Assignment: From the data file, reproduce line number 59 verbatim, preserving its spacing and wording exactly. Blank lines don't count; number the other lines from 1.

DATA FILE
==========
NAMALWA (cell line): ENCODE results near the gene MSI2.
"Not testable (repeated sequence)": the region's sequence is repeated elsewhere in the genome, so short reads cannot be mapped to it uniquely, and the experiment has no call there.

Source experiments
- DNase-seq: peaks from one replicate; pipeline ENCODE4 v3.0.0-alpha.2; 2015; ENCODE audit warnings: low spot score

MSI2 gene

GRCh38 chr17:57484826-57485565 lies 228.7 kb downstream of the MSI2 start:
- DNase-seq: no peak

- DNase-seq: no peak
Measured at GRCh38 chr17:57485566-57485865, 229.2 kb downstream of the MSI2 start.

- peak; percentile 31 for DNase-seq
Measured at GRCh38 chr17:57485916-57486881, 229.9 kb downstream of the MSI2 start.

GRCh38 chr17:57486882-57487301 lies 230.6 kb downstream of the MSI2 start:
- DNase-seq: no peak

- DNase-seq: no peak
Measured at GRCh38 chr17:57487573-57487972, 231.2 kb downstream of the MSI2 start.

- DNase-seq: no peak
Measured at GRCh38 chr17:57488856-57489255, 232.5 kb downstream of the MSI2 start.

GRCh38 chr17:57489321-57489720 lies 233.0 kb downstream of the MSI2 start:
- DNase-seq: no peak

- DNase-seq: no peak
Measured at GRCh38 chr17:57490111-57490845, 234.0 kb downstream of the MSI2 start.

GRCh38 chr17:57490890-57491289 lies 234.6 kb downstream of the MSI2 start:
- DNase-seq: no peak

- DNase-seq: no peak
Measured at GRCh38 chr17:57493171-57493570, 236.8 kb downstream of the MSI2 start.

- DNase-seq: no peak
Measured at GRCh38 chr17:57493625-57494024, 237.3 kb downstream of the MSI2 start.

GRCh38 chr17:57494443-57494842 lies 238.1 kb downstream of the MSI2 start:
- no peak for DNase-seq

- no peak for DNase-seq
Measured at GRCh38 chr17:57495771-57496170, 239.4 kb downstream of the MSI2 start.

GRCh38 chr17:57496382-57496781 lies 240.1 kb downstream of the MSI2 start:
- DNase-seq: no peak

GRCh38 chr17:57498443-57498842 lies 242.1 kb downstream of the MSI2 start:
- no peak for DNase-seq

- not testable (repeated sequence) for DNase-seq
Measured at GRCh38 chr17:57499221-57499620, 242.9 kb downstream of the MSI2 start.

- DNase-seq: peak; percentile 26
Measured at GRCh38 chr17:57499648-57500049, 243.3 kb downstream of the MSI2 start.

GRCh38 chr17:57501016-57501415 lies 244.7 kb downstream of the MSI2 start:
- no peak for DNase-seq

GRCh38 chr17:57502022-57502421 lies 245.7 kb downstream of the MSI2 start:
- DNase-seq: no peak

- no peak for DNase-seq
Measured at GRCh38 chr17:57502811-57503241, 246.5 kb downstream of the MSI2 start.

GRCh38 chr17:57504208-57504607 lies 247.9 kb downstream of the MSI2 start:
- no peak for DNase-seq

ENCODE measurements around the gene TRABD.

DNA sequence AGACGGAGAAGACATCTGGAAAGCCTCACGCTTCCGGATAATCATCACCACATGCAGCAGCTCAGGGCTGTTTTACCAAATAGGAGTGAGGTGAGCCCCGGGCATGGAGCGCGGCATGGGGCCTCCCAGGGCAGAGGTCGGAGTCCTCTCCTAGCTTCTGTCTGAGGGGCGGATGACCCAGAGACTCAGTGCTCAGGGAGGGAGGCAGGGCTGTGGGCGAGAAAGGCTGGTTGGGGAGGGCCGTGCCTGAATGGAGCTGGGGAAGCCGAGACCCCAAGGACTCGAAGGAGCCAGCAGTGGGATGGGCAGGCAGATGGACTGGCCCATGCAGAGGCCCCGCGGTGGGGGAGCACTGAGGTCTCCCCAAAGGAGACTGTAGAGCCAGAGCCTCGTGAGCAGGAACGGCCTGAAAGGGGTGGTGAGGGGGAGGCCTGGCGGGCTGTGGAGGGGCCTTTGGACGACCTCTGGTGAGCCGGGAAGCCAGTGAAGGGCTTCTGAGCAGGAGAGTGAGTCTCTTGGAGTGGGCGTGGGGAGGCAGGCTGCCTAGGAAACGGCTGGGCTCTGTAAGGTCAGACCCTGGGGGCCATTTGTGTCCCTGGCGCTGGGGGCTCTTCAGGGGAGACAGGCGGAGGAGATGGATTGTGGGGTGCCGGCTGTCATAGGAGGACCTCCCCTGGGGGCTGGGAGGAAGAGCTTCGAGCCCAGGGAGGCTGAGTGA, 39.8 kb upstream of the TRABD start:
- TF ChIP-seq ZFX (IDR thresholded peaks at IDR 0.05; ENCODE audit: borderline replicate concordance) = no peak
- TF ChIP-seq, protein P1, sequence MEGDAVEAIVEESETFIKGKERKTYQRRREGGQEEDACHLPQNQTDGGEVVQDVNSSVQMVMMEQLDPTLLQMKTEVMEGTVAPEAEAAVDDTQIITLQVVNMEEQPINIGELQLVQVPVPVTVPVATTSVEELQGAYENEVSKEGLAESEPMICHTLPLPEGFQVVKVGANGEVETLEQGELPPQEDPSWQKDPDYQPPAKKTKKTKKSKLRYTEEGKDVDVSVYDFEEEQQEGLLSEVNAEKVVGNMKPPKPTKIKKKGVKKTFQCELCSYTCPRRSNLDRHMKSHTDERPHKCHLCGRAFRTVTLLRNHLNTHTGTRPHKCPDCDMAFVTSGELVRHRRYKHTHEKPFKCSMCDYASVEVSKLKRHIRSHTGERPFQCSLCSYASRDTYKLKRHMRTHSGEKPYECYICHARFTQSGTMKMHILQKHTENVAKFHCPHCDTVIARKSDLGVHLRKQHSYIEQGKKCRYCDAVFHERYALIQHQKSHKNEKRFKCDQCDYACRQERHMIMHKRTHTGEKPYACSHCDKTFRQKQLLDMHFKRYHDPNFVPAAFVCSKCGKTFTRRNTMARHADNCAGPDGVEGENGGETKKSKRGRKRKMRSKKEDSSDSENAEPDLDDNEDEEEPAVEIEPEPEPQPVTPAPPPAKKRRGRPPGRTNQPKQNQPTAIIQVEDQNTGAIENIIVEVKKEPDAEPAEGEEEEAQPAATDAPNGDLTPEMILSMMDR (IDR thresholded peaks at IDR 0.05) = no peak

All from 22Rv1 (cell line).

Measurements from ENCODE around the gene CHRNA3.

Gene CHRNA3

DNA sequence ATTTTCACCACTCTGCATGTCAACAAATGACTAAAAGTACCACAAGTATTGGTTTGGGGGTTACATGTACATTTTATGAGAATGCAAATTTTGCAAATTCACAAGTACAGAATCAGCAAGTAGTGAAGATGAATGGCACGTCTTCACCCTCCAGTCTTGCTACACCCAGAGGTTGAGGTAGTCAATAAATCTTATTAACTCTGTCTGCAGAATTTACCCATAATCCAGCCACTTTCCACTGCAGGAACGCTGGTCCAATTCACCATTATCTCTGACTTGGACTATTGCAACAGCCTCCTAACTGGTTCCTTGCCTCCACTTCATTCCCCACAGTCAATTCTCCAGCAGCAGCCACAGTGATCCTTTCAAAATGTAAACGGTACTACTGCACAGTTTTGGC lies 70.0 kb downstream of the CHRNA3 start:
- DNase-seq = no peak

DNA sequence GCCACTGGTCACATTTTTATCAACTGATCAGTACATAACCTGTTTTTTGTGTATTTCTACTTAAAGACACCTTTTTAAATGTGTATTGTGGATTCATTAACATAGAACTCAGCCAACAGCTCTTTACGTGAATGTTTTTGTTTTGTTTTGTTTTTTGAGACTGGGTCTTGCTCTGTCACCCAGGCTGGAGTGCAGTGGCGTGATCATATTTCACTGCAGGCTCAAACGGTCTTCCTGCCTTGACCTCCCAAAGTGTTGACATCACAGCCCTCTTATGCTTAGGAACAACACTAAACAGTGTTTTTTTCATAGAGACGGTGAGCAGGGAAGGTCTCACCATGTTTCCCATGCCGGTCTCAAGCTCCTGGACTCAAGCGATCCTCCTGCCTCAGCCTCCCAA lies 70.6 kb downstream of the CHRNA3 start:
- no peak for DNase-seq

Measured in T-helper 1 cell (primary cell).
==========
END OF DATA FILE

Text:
Measured in T-helper 1 cell (primary cell).